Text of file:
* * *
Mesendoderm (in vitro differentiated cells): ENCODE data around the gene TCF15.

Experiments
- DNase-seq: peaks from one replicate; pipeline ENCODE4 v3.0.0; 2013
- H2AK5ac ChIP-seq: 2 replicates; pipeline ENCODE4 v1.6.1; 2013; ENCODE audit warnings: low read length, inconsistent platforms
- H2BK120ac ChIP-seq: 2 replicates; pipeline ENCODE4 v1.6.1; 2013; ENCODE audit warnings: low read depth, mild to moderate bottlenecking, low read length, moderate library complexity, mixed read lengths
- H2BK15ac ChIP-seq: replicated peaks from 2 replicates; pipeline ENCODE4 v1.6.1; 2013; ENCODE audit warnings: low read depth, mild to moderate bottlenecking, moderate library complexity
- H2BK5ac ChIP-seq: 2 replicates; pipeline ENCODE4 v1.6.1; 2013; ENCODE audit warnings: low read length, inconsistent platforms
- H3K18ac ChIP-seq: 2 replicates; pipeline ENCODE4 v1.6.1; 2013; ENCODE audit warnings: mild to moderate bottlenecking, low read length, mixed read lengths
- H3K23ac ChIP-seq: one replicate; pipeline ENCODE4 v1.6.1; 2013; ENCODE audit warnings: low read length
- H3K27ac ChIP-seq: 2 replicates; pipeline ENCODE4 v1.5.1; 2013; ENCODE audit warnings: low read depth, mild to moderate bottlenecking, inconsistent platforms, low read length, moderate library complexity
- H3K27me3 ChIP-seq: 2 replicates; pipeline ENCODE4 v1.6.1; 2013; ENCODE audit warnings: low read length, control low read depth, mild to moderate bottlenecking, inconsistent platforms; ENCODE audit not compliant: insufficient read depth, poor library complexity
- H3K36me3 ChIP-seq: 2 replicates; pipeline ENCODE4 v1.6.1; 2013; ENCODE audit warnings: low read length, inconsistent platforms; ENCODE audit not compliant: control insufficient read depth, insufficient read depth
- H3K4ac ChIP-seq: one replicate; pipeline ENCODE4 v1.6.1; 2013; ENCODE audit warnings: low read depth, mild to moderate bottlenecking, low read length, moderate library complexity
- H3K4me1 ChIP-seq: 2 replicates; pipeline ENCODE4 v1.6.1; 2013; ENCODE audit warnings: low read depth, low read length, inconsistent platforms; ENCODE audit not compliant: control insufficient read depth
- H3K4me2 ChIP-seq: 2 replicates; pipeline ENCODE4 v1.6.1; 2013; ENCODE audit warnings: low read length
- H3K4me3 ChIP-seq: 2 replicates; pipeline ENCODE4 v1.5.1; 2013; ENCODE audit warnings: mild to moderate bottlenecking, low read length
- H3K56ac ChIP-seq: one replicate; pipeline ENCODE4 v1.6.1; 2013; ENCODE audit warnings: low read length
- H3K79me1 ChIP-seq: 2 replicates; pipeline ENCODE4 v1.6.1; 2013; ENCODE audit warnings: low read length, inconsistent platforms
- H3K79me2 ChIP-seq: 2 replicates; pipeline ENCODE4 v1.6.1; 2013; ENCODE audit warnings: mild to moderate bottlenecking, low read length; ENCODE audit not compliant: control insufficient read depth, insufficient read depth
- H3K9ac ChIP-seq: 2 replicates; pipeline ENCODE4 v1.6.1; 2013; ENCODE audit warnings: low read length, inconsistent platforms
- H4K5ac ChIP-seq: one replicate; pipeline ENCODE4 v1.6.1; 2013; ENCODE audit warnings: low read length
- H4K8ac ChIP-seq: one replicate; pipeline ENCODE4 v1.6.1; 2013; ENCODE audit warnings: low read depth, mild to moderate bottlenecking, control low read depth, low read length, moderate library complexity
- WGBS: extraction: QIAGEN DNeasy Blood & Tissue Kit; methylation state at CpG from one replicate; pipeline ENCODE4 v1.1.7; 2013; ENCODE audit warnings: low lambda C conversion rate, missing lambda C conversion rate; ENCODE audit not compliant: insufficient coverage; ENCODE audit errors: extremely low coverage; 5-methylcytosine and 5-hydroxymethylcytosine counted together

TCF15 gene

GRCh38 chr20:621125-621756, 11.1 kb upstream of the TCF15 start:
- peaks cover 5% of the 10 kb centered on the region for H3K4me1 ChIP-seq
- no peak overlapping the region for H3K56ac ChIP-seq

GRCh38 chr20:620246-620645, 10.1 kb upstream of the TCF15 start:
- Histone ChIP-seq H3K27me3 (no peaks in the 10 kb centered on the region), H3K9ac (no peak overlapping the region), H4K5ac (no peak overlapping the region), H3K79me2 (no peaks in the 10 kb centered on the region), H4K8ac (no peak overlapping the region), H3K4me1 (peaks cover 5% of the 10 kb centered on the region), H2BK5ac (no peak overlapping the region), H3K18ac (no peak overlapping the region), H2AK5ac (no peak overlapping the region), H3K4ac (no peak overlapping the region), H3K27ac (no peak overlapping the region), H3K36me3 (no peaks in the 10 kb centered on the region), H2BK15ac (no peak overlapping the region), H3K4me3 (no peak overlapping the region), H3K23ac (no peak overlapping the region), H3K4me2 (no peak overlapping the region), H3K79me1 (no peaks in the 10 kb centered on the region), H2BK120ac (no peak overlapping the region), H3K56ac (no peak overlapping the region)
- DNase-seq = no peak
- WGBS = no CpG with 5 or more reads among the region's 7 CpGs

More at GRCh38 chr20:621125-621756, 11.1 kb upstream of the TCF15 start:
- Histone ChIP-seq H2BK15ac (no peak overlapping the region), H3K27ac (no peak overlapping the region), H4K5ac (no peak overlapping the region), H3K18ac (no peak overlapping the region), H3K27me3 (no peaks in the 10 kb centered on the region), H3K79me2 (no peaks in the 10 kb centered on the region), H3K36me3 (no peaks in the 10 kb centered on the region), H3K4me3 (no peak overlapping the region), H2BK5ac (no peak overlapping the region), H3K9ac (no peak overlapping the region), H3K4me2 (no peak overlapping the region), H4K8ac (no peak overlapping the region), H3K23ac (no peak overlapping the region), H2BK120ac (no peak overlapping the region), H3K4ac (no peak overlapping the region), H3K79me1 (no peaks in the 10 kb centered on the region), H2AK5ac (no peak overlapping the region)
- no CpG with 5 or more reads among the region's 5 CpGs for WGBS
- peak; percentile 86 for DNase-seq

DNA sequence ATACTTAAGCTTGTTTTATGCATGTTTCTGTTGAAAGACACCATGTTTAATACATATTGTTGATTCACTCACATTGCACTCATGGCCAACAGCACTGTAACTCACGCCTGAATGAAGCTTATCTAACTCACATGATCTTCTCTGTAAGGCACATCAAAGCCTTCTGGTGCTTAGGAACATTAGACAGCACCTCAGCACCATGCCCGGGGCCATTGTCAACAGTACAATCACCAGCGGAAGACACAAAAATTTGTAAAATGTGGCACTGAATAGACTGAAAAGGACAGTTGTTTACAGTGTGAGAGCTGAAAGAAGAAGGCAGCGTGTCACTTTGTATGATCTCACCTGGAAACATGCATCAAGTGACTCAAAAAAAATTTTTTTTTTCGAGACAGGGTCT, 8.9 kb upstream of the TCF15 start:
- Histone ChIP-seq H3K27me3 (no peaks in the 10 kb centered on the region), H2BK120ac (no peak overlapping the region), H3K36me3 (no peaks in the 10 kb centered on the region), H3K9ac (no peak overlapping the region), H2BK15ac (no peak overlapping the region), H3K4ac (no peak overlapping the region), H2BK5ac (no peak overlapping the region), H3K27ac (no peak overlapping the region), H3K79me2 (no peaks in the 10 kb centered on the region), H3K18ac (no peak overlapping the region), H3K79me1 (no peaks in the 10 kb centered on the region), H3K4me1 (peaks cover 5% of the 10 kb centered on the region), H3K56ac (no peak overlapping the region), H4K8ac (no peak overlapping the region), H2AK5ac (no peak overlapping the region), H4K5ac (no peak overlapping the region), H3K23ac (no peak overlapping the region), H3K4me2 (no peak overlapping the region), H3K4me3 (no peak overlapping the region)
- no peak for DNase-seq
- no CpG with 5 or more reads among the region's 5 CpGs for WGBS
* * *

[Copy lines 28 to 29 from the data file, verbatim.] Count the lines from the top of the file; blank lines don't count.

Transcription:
GRCh38 chr20:620246-620645, 10.1 kb upstream of the TCF15 start:
- Histone ChIP-seq H3K27me3 (no peaks in the 10 kb centered on the region), H3K9ac (no peak overlapping the region), H4K5ac (no peak overlapping the region), H3K79me2 (no peaks in the 10 kb centered on the region), H4K8ac (no peak overlapping the region), H3K4me1 (peaks cover 5% of the 10 kb centered on the region), H2BK5ac (no peak overlapping the region), H3K18ac (no peak overlapping the region), H2AK5ac (no peak overlapping the region), H3K4ac (no peak overlapping the region), H3K27ac (no peak overlapping the region), H3K36me3 (no peaks in the 10 kb centered on the region), H2BK15ac (no peak overlapping the region), H3K4me3 (no peak overlapping the region), H3K23ac (no peak overlapping the region), H3K4me2 (no peak overlapping the region), H3K79me1 (no peaks in the 10 kb centered on the region), H2BK120ac (no peak overlapping the region), H3K56ac (no peak overlapping the region)